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Stony Brook, Hofstra cutting costs, not sports

Doing more with less.

It's a common theme across every athletic department in the nation, and two local Division I schools - Stony Brook and Hofstra - are not immune.

But things - at least for now, in this time of cost-cutting and, in some instances, sport-cutting - are not as bad as elsewhere.

In fact, Stony Brook seems to be going in the opposite direction: Doing more with more, you might say. Even as the school tries to make up a $1.2-million shortfall in its $20-million departmental budget, Stony Brook is adding 126 scholarships for next school year with the full funding of the football program and 63 added scholarships for women's sports to satisfy Title IX requirements.

Hofstra is trying to trim costs as well, though athletic director Jack Hayes wouldn't reveal the department's deficit or overall budget.

But neither school has any plans to cut sports, as other schools in the Northeast have done in the last several months.

"You really have to prioritize," Stony Brook athletic director Jim Fiore said. "In times such as these, the most important thing to keep in mind is the overall experience of the student-athlete. We don't want to change that."

For both schools, and even for the conferences both schools are in, the central cost-cutting measure is travel.

"As a conference, the CAA has reduced the number of teams in some championships from six to four," Hayes said. "And for us, it means trying to find non-conference games closer to home."

Hayes cited a women's basketball tournament at Connecticut that the Pride will play in next fall. "We're lucky to be in a corridor where there are a lot of quality schools to play," he said.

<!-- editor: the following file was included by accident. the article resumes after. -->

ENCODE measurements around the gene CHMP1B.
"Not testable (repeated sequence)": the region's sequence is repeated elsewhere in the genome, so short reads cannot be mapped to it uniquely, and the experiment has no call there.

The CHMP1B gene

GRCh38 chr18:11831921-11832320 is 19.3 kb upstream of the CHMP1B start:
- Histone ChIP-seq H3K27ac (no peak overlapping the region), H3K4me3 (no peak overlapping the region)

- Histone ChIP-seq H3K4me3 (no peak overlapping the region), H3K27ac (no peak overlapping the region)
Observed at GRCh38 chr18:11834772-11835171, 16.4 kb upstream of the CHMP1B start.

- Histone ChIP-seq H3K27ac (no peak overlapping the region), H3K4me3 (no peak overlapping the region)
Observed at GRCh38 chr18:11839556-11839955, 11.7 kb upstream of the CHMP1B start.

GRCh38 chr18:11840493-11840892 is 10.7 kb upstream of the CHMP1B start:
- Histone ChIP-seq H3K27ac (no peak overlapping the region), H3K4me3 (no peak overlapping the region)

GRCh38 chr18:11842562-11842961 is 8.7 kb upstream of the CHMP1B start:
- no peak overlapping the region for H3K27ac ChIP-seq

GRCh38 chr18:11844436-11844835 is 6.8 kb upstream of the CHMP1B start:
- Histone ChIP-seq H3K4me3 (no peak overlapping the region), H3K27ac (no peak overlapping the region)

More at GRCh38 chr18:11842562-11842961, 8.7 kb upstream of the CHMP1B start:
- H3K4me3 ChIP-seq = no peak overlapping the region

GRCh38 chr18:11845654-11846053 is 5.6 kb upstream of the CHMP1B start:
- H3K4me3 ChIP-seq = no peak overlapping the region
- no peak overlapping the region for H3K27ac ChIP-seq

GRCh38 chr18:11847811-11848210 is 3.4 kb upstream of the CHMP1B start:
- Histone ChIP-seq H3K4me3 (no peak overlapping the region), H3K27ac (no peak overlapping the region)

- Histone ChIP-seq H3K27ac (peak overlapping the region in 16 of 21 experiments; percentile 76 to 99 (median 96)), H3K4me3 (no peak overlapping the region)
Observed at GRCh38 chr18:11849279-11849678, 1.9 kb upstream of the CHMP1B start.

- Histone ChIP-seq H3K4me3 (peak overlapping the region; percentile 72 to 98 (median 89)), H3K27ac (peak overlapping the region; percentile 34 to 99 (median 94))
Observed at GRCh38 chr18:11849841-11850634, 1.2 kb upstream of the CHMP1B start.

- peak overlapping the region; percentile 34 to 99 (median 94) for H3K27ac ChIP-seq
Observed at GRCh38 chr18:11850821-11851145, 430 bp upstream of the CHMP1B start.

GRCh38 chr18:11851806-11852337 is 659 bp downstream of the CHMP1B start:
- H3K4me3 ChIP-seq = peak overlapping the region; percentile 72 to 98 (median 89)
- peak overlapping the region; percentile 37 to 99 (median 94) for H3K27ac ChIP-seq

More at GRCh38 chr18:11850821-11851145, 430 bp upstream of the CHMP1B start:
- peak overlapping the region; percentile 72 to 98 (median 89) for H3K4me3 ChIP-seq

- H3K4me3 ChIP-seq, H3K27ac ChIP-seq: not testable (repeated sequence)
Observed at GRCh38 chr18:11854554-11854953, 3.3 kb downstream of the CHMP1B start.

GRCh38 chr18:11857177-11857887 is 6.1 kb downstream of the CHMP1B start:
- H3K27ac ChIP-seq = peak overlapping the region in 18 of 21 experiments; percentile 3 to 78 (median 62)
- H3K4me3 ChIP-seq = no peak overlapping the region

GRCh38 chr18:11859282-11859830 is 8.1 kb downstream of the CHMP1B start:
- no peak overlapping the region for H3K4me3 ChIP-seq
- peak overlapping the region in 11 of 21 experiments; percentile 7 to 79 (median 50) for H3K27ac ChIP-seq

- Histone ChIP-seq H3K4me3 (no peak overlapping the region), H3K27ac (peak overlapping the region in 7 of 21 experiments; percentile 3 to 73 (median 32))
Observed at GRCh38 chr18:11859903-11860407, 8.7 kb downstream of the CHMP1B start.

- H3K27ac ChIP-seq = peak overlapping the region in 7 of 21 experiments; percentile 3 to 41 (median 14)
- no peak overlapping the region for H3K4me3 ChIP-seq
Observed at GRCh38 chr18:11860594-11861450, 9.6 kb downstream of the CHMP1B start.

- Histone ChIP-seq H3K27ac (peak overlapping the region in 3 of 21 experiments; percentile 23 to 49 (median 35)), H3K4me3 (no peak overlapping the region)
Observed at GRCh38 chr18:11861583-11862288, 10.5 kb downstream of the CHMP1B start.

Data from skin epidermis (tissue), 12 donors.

Stony Brook women's soccer coach Sue Ryan agrees. "We're getting on the [ Long Island Sound] ferry to go up and play Yale and Fairfield, and we'll bus to most of our other non-conference games," she said.

Stony Brook football coach Chuck Priore said his team will bus to VMI in the fall rather than charter a plane. "That's saving us $40,000," he said. "These are things everyone is dealing with in their everyday lives, not just in sports."

The key to making up lost funds for things such as far-away tournaments is simply raising more money. Not at the departmental level, but at each individual sport level for some of the smaller sports.

"Now, maybe it's a little bit more about getting out and talking to people than it might have been," said first-year Hofstra baseball coach Patrick Anderson. "But I look at it as a positive. It's a way to connect with the alumni. We don't want to cut corners, and we won't have to."

There also are travel costs that can't be avoided, especially for Hofstra. The CAA has several schools that are plane flights away from here and no plans to go to an unbalanced, divisional format in any sport. Hayes said scheduling multiple games on trips - going to UNC Wilmington and Georgia State, say - is a possibility, but that involves changing things at the conference level.

"These are all hard decisions," he said.

Ultimately, though, nothing noticeable will change at either school for the upcoming season. Fiore said Stony Brook still is proceeding with its plans for a new arena, though ground might not be broken on the $20-million facility until 2010.

At Hofstra, the need to recruit and support an established Division I program has not been sidetracked.

"We get a lot of our recruits from California and even outside the country," Hofstra women's volleyball coach Kristina Hernandez said. "This is how we can compete, and we haven't gotten any indication that things will change."


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